I graduated from Long Island University in 1985. Back then, we simply called it “CW Post.” While attending Post, I took a class in Political Science with Professor Stanley Jarolem. That class, along with others that I took with other professors at the campus, changed my life. Because of the enthusiasm with which those professors taught, my
interest in education skyrocketed.
I went from being a “C” student in high school to an “A” student in college. I went from having no idea what I wanted to do for a career to knowing that I wanted to become a lawyer (a decision I’ve never looked back on).
Several years ago, I returned to the campus to work from the library, as I still do today to break up the monotony of working from home. I reflected on my education I got at Post and how satisfied I was with it. In walking the campus and passing through Humanities Hall, however, I saw no portraits of Professor Jarolem, no photographs of him, no statutes of him, no Hall or classroom was named after him; not even a plaque on a bench bore his name.
It was as though he (and my other professors) never existed – disturbingly akin to the ending of the movie Titanic when Rose was talked about how Jack saved her in so many different ways, but how Jack existed only in her mind many years later.
That saddens me to no end. How could someone who made such a significant contribution to my life (and others) as well as the school’s reputation not be publicly acknowledged in any respect? As I looked around the campus, there was nothing anywhere to recognize any of the staff who taught at this school over the 50+ years it has been in existence. It was as though the school has no history to speak of.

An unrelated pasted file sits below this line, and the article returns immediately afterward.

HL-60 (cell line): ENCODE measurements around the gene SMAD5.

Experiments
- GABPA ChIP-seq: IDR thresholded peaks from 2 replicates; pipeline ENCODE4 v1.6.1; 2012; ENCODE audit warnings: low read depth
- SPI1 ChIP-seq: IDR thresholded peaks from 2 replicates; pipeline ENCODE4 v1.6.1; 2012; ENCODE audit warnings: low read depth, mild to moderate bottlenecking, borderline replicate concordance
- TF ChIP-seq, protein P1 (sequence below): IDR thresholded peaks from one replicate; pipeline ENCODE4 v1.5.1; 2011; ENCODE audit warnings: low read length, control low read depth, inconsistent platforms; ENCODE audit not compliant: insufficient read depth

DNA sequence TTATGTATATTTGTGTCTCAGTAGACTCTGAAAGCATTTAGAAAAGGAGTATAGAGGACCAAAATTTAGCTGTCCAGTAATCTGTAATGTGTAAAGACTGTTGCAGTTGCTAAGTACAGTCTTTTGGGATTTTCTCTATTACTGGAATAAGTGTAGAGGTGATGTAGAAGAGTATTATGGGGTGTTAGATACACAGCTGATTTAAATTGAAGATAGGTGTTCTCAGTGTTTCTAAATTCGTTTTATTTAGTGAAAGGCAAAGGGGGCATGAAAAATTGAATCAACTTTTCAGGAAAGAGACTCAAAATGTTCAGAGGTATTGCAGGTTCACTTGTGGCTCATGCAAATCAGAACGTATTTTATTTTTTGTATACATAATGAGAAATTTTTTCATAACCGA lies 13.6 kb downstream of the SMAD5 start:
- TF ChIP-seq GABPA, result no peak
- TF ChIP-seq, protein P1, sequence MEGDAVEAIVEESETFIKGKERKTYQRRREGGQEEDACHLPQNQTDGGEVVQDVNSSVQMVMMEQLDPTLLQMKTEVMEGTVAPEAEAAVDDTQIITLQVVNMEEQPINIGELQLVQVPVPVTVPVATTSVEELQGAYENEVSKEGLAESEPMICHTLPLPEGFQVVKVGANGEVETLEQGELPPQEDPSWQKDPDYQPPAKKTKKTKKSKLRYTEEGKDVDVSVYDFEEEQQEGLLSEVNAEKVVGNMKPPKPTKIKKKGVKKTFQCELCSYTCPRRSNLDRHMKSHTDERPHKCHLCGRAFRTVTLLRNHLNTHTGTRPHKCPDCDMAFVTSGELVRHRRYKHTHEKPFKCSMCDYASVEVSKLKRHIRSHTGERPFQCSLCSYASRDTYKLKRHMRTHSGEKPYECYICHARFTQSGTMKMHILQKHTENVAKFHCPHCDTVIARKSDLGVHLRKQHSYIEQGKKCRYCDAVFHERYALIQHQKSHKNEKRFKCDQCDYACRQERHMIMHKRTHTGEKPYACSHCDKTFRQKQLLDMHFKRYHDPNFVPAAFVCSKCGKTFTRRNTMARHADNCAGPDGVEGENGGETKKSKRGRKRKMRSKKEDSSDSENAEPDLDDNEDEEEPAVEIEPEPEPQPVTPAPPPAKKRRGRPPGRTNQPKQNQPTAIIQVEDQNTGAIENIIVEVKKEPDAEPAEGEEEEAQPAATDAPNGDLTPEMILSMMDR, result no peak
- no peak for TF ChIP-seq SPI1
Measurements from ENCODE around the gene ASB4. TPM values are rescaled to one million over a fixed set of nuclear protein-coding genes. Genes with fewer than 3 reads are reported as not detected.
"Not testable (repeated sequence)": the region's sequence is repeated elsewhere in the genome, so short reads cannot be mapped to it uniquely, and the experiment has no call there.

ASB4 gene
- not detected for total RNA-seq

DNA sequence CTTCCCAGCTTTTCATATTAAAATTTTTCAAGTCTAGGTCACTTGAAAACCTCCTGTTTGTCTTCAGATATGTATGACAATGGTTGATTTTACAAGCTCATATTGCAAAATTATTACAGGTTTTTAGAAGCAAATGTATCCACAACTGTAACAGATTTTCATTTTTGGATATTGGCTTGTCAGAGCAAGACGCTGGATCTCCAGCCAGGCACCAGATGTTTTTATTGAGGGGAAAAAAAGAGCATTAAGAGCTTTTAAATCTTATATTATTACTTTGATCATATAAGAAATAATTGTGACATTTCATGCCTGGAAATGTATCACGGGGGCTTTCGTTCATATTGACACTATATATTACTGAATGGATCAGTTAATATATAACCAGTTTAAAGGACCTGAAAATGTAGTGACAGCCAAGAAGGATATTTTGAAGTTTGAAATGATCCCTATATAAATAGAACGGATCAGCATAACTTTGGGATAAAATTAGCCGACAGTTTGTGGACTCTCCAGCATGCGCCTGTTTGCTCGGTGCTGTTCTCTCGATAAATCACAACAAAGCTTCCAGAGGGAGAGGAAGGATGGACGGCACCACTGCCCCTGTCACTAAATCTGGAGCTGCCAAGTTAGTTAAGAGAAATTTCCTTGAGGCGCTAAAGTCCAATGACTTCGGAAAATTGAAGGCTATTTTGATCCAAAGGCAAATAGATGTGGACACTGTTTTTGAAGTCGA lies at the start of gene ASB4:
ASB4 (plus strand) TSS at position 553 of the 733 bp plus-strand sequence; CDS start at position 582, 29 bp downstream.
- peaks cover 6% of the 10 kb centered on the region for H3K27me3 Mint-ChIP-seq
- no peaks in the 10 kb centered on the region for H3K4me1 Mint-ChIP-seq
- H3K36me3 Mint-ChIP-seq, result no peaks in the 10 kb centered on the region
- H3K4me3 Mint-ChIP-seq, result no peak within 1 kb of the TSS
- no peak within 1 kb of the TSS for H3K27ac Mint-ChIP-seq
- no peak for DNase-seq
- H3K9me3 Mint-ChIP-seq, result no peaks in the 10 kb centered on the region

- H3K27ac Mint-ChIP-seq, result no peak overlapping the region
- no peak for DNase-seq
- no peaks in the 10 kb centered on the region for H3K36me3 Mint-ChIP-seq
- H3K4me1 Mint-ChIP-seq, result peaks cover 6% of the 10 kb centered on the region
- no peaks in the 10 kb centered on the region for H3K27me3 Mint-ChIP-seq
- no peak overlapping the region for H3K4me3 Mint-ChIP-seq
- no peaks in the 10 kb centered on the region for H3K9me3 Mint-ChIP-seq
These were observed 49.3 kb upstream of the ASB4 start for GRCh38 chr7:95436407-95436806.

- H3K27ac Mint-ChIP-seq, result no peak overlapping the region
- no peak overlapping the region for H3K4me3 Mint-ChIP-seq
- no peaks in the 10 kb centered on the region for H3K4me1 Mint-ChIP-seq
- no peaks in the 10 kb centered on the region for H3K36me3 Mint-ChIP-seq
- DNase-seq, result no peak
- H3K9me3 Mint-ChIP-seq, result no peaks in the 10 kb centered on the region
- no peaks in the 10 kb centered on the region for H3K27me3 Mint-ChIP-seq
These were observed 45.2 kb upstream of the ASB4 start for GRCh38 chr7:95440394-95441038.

That needs to be changed. If Post is to build upon the recentlyadopted initiatives by its administration, the administration (as the prior ones should have) need to acknowledge the history of the school and that classes and professors that came before the present ones. In that respect, the school needs to build upon its past, so it is not simply viewed as just another stop in the pursuit of one’s education.
Some acknowledgment of the school’s academic history is in order. There is, after all, a tradition of which to be proud. Otherwise, the school will be viewed as little more than an assembly line factory in the wheels of education. At least during the time I attended Post, certain professors I had were giants who deserve to be recognized for their academic contributions as well as the personal ones they made to the student
Class of ’85